The third quarter of 2008 marked a first for the computer industry. According to iSuppli, more notebook PCs were sold globally than desktop PCs — just for the quarter, however. Compared to the third-quarter of 2007, notebook PC sales spiked 40 per cent to 38.6 million computers sold. The desktop PC market didn’t fare quite as well. Compared to the same time frame last year, sales shrank 1.3 per cent to 38.5 million units sold.
“Momentum has been building in the notebook market for some time, so it’s not a complete surprise that shipments have surpassed those of desktops,” said Matthew Wilkins, principal analyst for compute platforms at iSuppli. “However, this marks a major event in the PC market because it marks the start of the age of the notebook.”
Even given the crazy economic woes as of late, worldwide PC shipments grew 15.4 per cent over Q3 2007, settling at 79 million computers shipped. Of this number, Hewlett-Packard took top billing with its 18.8 market share. This translates to roughly 14.9 computers shipped, 3.9 million more than second-place rival Dell.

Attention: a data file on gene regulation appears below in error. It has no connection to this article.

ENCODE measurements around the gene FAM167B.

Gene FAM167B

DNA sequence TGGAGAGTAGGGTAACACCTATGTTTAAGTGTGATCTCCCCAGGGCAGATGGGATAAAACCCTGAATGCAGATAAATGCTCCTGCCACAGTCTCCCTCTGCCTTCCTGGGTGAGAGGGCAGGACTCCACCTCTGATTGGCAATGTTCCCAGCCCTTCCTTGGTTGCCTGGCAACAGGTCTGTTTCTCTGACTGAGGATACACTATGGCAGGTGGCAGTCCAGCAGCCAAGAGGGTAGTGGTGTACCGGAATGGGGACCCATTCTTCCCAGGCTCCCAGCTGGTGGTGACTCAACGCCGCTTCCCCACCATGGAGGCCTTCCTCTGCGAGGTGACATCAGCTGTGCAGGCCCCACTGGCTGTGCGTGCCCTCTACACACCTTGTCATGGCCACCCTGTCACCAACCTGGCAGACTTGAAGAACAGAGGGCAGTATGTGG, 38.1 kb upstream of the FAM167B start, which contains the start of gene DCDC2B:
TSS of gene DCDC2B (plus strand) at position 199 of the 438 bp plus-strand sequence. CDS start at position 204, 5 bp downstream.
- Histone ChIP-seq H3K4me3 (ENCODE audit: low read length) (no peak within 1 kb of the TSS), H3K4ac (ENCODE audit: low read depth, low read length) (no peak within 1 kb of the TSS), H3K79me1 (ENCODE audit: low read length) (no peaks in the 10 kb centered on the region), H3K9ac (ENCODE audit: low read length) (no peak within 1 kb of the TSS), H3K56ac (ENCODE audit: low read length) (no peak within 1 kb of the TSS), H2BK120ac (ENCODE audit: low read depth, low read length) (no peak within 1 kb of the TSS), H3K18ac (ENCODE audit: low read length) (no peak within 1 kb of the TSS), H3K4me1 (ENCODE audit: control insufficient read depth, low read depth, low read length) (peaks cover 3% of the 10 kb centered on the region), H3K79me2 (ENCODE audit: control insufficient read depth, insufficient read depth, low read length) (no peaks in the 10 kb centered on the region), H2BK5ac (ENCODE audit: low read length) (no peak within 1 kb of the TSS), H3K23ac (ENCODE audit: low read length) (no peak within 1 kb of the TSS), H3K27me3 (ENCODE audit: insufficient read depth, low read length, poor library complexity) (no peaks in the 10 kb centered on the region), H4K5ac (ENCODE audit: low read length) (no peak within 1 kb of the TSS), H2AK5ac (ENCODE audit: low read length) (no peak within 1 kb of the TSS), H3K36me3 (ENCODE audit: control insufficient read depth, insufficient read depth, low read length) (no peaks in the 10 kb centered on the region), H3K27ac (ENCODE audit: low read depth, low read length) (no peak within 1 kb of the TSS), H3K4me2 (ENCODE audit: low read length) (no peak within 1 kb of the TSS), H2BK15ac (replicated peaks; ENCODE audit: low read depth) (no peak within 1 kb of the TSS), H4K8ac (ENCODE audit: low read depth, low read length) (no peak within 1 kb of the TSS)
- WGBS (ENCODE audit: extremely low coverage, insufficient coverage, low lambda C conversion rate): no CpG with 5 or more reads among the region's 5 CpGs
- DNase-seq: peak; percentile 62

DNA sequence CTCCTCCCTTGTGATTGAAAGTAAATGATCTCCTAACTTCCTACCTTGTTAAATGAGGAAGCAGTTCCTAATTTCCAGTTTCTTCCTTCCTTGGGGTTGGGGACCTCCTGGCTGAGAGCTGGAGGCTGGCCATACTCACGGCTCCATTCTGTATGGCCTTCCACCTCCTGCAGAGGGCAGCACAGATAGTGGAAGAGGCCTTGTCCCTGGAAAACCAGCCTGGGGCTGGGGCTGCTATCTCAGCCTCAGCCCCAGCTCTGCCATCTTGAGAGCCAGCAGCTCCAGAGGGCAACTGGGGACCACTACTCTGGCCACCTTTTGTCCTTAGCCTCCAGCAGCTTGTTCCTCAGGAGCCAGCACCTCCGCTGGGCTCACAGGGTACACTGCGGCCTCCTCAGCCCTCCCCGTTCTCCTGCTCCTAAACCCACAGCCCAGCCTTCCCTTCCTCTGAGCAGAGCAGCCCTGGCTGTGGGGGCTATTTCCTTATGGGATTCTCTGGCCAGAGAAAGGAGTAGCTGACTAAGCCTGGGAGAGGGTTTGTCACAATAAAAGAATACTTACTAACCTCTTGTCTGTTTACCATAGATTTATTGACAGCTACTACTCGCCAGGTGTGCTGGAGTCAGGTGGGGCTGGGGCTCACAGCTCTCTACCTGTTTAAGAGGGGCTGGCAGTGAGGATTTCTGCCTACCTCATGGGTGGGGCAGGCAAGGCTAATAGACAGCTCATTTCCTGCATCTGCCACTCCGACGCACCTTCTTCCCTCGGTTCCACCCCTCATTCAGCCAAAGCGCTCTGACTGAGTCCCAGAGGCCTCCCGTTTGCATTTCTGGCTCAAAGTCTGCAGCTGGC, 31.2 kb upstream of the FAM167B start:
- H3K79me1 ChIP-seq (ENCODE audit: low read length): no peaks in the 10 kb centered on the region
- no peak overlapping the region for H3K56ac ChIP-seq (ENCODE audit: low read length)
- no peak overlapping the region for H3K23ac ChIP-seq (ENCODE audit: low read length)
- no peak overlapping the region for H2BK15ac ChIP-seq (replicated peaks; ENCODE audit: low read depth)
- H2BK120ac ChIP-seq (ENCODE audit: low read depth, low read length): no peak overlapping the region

The biggest momentum came from Acer, who managed to sell three million more notebooks in the third quarter than second — mostly from its new netbook line of products. The upswing represents a growth rate of 45 per cent over second-quarter sales, and 79 per cent compared to the third quarter of 2007. It’s certainly no coincidence that the company’s aggressively marketing its netbooks for the holiday season — that could help the company see dramatic returns for the fourth quarter as well.
Since third-quarter PC returns came in a little higher than expected, iSuppli is modifying its 2008 forecasted growth rate from 12.5 to 13 percent. Similarly, the company expects PC sales to grow 4.3 per cent in 2009.